Annual home price gains – what changed?

Find out how the ongoing supply challenges affected prices in September

Annual home price gains – what changed?

Annual home prices in September rose 18% from a year ago as housing shortages continue to accelerate price gains.

According to CoreLogic, September home prices nudged up by 18% year over year and up by 1.1% month over month. High prices are the result of high demand for home buying and low supply levels for entry-level homes – which are pricing out many potential first-time buyers.

As the pandemic drags on, millennials continue to search for homes in more affordable metros, typically in the suburbs or exurbs, where property prices and population density are lower and single-family detached housing more common.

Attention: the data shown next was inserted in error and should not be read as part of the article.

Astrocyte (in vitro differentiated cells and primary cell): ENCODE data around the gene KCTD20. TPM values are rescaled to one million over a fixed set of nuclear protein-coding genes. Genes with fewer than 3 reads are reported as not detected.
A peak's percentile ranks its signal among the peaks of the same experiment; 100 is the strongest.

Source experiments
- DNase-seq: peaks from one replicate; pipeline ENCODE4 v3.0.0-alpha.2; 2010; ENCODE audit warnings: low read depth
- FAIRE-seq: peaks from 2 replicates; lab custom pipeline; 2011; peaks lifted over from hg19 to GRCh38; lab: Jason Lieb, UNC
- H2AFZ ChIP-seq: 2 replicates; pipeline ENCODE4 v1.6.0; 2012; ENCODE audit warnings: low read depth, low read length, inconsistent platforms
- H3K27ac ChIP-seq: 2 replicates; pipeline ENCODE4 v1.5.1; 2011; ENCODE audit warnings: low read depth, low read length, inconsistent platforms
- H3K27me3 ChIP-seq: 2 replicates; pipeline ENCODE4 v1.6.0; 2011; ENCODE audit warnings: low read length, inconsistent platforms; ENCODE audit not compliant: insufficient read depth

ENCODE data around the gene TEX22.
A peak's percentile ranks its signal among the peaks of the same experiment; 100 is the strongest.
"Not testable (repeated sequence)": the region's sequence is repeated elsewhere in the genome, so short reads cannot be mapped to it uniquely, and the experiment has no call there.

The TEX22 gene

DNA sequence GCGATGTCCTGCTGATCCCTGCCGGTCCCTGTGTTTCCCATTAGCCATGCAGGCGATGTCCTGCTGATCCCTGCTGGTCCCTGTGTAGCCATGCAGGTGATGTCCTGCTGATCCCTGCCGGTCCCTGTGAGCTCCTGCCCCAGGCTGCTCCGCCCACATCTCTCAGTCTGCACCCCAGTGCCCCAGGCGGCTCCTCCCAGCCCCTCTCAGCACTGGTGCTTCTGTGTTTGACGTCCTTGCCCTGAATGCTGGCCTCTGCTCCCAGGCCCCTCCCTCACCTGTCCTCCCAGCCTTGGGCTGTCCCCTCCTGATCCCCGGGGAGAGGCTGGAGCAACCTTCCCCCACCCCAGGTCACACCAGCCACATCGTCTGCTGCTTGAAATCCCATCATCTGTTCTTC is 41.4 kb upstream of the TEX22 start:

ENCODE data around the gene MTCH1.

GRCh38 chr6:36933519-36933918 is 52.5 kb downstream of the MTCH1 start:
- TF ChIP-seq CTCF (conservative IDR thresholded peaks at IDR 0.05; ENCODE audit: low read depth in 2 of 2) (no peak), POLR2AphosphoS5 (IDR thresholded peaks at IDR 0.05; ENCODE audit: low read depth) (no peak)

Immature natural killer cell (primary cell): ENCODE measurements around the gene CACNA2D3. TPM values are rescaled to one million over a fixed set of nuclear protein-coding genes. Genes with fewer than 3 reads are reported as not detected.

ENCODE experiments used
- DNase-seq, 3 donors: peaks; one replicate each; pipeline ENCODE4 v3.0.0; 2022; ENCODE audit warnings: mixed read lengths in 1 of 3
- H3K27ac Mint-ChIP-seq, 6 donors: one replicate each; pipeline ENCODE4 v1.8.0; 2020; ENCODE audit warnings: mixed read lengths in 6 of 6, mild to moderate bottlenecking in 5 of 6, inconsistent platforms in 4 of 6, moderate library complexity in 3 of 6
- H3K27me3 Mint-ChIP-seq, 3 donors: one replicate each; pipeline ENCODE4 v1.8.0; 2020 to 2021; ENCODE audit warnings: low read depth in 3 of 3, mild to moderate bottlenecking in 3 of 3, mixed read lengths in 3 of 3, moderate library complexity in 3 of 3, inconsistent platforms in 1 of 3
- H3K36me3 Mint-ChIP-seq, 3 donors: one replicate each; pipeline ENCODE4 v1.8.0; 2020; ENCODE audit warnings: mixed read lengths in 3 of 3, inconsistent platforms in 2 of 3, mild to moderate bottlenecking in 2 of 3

“The pandemic led prospective buyers to seek detached homes in communities with lower population density, such as suburbs and exurbs,” said Frank Martell, president and CEO of CoreLogic. “As we head into 2022, we expect some moderation in the current pattern of flight away from urban cores as the pandemic wanes.”

In September, home price growth of detached properties (19.6%) was 7.4% higher than that of attached properties (12.2%). Twin Falls, Idaho, posted the highest year-over-year price gain at 36.3%. At the state level, Idaho experienced the strongest price appreciation at 30.1%. Arizona and Utah followed at 29.6% and 26.2%, respectively.

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CoreLogic’s HPI forecast projects home price gains to slow to a 1.9% pace by September 2022, as homebuying activity continues to decline due to ongoing affordability issues.